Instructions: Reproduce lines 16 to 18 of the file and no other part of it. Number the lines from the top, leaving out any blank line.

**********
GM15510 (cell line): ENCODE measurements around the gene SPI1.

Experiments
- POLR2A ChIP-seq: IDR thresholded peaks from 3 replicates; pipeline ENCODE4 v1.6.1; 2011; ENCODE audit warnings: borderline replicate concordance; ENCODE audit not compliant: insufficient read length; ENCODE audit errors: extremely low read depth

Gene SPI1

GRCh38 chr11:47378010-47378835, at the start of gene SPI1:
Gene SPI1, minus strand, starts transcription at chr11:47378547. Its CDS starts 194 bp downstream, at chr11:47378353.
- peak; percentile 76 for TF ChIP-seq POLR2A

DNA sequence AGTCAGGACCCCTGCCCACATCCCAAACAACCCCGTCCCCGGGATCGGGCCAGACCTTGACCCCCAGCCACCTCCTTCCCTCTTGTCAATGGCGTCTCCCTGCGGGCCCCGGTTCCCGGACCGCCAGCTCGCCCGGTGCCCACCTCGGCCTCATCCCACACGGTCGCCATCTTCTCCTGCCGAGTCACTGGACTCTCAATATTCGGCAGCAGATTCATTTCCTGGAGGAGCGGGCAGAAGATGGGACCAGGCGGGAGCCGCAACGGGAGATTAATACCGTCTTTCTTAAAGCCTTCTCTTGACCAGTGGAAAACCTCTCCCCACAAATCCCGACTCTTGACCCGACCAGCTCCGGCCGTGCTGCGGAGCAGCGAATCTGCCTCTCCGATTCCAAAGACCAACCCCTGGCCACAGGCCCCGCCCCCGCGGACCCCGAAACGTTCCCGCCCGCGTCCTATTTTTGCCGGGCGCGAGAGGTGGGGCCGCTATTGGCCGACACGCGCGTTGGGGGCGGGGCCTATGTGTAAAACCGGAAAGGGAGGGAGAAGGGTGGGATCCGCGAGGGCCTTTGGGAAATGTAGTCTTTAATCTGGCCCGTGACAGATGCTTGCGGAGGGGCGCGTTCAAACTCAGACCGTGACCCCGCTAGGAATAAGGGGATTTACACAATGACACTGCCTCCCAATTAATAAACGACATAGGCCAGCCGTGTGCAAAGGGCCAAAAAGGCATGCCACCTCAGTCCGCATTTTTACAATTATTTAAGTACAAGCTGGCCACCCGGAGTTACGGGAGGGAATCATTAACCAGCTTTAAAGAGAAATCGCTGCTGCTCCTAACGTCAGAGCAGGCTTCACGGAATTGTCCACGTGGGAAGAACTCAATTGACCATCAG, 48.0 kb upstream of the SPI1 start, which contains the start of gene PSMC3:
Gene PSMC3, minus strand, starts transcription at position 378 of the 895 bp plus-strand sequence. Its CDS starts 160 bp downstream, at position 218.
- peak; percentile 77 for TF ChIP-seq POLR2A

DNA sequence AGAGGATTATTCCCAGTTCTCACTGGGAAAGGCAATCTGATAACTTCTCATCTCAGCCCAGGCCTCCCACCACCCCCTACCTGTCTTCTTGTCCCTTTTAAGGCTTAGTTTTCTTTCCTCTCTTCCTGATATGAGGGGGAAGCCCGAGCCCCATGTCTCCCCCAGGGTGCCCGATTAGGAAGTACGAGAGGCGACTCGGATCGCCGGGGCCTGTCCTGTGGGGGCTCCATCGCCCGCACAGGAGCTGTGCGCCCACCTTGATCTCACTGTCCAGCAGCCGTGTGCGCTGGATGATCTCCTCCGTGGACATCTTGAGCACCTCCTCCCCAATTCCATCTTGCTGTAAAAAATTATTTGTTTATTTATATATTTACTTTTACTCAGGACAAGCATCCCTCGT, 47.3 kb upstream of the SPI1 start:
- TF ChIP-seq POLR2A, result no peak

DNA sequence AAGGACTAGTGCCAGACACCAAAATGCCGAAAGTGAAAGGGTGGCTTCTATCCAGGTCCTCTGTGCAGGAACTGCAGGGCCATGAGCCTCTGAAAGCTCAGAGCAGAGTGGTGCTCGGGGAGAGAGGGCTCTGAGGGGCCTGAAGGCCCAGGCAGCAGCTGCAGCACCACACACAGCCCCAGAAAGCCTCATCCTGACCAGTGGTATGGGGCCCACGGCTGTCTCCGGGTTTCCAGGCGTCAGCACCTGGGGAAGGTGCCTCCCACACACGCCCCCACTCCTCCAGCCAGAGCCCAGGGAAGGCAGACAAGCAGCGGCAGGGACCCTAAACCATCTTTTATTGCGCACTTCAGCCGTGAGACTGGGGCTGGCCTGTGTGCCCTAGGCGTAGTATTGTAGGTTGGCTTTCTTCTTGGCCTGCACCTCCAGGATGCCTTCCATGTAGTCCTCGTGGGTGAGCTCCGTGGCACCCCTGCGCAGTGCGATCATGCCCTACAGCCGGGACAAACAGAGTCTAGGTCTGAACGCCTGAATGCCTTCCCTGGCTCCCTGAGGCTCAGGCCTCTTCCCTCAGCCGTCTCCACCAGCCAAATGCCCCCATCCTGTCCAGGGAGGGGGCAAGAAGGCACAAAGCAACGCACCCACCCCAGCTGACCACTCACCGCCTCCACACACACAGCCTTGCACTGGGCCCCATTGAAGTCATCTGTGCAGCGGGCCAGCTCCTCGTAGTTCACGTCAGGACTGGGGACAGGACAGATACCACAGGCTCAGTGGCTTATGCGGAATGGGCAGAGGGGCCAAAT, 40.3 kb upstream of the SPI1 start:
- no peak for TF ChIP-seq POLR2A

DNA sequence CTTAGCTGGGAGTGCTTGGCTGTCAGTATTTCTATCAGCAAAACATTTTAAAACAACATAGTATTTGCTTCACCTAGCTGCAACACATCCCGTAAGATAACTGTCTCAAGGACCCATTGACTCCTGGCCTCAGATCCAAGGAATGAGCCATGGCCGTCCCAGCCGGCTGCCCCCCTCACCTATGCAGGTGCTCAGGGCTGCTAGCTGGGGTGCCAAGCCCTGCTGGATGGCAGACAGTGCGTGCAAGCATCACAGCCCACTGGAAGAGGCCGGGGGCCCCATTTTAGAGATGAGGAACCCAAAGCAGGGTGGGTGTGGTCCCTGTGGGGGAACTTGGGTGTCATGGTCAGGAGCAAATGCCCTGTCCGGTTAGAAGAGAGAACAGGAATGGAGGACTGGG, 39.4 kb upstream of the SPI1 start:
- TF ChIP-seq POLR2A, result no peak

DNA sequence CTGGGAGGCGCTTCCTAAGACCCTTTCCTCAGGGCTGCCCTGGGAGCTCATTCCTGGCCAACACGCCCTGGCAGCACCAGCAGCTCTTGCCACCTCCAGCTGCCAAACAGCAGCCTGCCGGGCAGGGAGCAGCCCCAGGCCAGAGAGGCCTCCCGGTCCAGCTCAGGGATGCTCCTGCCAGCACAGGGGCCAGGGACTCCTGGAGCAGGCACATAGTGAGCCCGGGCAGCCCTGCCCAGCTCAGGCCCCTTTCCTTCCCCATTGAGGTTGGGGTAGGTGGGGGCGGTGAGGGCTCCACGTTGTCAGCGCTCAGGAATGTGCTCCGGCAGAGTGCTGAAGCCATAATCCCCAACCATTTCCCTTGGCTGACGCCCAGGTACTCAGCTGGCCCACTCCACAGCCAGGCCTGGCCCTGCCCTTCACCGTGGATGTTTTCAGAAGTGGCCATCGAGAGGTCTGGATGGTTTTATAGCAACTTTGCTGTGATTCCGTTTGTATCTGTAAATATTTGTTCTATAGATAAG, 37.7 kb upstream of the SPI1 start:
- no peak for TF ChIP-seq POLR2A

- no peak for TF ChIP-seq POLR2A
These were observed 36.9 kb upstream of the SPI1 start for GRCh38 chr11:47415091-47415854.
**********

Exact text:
- TF ChIP-seq POLR2A, result no peak

DNA sequence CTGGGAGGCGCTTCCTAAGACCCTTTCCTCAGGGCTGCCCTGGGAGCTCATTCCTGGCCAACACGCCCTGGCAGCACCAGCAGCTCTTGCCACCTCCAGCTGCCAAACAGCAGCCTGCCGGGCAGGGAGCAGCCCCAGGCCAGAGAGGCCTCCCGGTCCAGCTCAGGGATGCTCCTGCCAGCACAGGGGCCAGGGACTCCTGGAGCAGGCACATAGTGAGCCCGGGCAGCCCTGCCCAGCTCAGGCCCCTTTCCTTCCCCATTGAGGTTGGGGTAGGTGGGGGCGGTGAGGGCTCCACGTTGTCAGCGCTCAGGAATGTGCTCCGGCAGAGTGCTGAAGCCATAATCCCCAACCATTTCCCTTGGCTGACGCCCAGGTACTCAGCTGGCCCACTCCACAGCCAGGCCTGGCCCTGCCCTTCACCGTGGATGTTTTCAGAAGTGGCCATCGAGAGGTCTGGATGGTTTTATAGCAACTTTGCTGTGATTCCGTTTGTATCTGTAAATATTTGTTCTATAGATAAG, 37.7 kb upstream of the SPI1 start:
- no peak for TF ChIP-seq POLR2A